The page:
Clearly this needs to be updated:
Because we do not understand the brain very well we are constantly tempted to use the latest technology as a model for trying to understand it. In my childhood we were always assured that the brain was a telephone switchboard. (‘What else could it be?’) I was amused to see that Sherrington, the great British neuroscientist, thought that the brain worked like a telegraph system. Freud often compared the brain to hydraulic and electro-magnetic systems. Leibniz compared it to a mill, and I am told some of the ancient Greeks thought the brain functions like a catapult. At present, obviously, the metaphor is the digital computer.” (John R Searle, or so the Internet says.)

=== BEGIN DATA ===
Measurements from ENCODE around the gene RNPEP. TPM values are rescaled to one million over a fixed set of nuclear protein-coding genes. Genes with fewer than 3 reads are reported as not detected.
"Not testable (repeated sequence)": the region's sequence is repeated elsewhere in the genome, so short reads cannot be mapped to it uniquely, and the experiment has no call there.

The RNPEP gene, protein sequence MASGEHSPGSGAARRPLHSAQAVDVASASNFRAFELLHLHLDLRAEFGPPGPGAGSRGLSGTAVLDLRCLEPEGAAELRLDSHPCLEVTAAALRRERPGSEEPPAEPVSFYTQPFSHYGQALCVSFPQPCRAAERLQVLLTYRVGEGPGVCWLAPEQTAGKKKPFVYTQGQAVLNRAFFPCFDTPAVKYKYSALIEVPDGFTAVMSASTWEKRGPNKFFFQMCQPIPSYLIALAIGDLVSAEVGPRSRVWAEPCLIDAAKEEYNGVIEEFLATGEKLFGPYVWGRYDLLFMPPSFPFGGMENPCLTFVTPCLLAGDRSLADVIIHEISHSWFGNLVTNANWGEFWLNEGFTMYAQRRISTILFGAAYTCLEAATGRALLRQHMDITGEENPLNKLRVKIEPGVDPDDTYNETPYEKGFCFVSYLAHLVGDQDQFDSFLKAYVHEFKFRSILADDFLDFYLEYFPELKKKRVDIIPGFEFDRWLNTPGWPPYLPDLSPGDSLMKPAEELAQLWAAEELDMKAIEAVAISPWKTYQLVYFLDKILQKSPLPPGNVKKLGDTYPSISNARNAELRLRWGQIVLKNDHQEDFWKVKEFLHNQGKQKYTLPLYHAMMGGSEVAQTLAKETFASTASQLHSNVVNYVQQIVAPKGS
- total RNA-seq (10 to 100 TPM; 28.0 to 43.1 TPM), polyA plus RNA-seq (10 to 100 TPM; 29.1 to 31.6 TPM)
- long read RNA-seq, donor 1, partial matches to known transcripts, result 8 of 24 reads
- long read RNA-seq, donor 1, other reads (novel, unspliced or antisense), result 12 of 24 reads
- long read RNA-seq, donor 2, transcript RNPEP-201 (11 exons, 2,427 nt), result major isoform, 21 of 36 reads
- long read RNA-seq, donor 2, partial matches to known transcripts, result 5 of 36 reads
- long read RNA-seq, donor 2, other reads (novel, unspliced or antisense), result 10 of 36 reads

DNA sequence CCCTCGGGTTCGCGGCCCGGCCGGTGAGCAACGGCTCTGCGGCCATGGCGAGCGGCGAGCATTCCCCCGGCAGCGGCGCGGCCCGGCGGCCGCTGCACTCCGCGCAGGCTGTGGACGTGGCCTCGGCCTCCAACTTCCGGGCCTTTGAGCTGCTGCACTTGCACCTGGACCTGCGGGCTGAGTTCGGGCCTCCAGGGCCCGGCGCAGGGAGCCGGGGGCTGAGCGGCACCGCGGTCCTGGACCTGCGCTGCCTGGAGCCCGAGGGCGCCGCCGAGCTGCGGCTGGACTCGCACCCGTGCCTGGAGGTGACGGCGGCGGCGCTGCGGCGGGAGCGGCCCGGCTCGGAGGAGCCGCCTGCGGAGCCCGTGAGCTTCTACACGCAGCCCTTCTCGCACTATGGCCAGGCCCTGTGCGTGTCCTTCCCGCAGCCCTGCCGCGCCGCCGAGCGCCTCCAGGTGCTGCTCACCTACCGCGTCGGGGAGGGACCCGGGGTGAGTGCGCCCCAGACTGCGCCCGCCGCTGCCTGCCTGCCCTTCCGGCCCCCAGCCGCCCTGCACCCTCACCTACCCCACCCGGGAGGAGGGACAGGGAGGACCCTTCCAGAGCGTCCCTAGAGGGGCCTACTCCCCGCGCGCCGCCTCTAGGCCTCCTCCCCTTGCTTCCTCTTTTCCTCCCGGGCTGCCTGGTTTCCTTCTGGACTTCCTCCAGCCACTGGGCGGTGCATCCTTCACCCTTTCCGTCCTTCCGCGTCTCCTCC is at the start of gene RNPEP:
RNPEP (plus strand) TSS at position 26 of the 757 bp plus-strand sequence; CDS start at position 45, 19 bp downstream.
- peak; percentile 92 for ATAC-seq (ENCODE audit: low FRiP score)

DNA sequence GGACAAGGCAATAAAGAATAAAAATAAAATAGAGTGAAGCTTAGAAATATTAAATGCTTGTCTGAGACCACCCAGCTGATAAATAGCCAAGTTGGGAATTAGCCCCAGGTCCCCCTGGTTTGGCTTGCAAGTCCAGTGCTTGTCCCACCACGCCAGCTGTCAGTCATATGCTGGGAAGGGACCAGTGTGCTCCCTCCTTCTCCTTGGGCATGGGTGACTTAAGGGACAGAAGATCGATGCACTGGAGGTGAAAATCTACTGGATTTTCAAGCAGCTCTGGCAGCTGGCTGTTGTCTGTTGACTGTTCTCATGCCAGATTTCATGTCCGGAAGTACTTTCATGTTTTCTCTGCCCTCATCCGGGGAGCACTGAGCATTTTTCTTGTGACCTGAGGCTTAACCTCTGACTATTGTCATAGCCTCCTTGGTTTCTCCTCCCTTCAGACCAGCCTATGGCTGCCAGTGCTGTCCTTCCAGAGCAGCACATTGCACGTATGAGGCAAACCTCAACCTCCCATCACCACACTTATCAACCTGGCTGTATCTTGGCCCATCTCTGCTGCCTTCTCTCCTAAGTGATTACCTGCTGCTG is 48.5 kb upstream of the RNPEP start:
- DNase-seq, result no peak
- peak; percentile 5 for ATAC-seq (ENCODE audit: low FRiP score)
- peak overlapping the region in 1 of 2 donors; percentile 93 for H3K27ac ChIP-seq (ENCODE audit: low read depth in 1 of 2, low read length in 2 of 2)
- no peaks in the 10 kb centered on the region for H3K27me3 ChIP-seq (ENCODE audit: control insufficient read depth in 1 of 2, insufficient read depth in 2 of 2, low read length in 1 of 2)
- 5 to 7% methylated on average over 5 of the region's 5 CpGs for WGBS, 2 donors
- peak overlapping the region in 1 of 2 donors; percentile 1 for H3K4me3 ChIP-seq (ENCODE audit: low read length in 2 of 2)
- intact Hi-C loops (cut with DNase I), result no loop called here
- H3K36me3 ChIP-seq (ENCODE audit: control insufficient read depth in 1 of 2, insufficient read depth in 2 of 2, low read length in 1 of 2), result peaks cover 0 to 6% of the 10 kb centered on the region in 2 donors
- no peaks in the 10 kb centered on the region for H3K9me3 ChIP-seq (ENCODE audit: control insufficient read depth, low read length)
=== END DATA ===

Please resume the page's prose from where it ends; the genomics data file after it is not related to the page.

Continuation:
I would suggest that if we don’t return to the model of the catapult then that it must be the Large Hadron Collider — specifically the two hemispheres can represent the two colliding beams of protons producing a myriad of events each of which involves the creation and decay of many many ephemeral particles (thoughts) out of which only a few muons and neutrinos survive to affect the rest of the universe. Like the LHC, most brains consume vast amounts of energy and produce little of significance. I haven’t yet spent much time thinking about the evolution of the metaphor in the case of the ALICE colliding Pb nuclei and trying to create micro Black Holes.
GPK: This brings up all kinds of questions, like “What accelerates the thoughts before they collide?” Of course, that fits in well with the catapult metaphor, doesn’t it…